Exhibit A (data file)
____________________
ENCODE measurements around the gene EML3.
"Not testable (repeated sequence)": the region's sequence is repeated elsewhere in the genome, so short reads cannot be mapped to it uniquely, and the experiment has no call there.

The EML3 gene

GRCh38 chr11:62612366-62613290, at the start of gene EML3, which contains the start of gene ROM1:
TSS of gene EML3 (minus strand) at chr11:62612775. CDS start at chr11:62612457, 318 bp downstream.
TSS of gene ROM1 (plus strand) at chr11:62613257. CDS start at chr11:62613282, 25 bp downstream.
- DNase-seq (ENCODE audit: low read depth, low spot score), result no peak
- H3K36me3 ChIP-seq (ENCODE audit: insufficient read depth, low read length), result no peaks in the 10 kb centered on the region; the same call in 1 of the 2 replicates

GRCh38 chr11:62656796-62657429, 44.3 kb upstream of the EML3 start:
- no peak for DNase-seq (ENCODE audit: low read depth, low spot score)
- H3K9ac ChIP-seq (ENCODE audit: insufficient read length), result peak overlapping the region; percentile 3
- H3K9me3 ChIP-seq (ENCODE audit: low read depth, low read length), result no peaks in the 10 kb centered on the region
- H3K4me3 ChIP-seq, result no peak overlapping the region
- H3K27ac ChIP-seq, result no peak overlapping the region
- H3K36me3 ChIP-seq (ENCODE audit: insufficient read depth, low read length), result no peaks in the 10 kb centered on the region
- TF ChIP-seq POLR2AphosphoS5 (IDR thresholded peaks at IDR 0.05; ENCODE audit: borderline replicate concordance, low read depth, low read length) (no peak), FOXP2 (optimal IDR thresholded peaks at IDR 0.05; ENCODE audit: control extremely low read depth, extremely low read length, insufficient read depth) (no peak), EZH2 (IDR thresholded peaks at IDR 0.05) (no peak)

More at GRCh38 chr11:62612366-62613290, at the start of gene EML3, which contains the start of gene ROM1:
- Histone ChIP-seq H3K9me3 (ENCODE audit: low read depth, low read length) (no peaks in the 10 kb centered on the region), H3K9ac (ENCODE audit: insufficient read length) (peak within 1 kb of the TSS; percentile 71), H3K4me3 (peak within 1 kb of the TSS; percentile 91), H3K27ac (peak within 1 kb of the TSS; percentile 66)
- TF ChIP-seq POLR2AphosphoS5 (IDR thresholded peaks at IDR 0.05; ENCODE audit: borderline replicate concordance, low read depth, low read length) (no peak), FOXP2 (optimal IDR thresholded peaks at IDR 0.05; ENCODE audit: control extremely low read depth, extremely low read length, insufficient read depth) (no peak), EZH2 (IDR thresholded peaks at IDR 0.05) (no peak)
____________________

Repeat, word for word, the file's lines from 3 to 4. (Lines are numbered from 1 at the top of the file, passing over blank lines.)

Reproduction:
The EML3 gene

GRCh38 chr11:62612366-62613290, at the start of gene EML3, which contains the start of gene ROM1: